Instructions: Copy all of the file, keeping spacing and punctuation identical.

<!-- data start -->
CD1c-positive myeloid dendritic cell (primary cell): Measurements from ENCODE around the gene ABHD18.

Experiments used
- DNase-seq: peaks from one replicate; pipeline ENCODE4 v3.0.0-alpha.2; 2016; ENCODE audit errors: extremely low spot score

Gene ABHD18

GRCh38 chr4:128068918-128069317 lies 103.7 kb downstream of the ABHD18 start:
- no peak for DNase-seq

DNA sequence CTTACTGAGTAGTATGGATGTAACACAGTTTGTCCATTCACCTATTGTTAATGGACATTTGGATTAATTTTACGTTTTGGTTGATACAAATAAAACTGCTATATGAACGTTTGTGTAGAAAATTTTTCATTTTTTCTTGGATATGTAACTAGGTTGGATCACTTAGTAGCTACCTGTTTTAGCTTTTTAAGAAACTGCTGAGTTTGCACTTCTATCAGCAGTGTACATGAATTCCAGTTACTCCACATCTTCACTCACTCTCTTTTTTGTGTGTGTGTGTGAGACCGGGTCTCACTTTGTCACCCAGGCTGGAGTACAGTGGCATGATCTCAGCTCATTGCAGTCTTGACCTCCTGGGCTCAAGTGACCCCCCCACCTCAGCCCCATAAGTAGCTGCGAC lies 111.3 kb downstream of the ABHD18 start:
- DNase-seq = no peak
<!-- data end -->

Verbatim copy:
CD1c-positive myeloid dendritic cell (primary cell): Measurements from ENCODE around the gene ABHD18.

Experiments used
- DNase-seq: peaks from one replicate; pipeline ENCODE4 v3.0.0-alpha.2; 2016; ENCODE audit errors: extremely low spot score

Gene ABHD18

GRCh38 chr4:128068918-128069317 lies 103.7 kb downstream of the ABHD18 start:
- no peak for DNase-seq

DNA sequence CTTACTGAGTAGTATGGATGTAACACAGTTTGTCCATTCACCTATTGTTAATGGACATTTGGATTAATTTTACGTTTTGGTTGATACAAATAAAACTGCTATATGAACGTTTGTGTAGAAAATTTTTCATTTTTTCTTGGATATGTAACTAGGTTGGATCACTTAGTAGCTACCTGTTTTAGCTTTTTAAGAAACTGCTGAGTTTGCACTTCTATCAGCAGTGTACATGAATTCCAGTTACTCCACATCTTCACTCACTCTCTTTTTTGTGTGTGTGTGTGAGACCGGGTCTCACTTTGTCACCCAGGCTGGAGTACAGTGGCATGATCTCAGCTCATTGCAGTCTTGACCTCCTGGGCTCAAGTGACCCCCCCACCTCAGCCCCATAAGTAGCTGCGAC lies 111.3 kb downstream of the ABHD18 start:
- DNase-seq = no peak